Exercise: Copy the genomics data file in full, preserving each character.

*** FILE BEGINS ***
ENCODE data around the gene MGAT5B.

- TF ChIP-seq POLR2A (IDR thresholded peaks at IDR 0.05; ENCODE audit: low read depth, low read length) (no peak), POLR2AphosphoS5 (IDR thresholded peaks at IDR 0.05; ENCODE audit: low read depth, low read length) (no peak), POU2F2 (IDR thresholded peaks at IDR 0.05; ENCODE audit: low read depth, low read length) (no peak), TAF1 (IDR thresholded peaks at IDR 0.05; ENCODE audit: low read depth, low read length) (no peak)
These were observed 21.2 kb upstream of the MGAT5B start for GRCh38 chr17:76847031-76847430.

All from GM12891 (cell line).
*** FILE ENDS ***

ENCODE data around the gene MGAT5B.

- TF ChIP-seq POLR2A (IDR thresholded peaks at IDR 0.05; ENCODE audit: low read depth, low read length) (no peak), POLR2AphosphoS5 (IDR thresholded peaks at IDR 0.05; ENCODE audit: low read depth, low read length) (no peak), POU2F2 (IDR thresholded peaks at IDR 0.05; ENCODE audit: low read depth, low read length) (no peak), TAF1 (IDR thresholded peaks at IDR 0.05; ENCODE audit: low read depth, low read length) (no peak)
These were observed 21.2 kb upstream of the MGAT5B start for GRCh38 chr17:76847031-76847430.

All from GM12891 (cell line).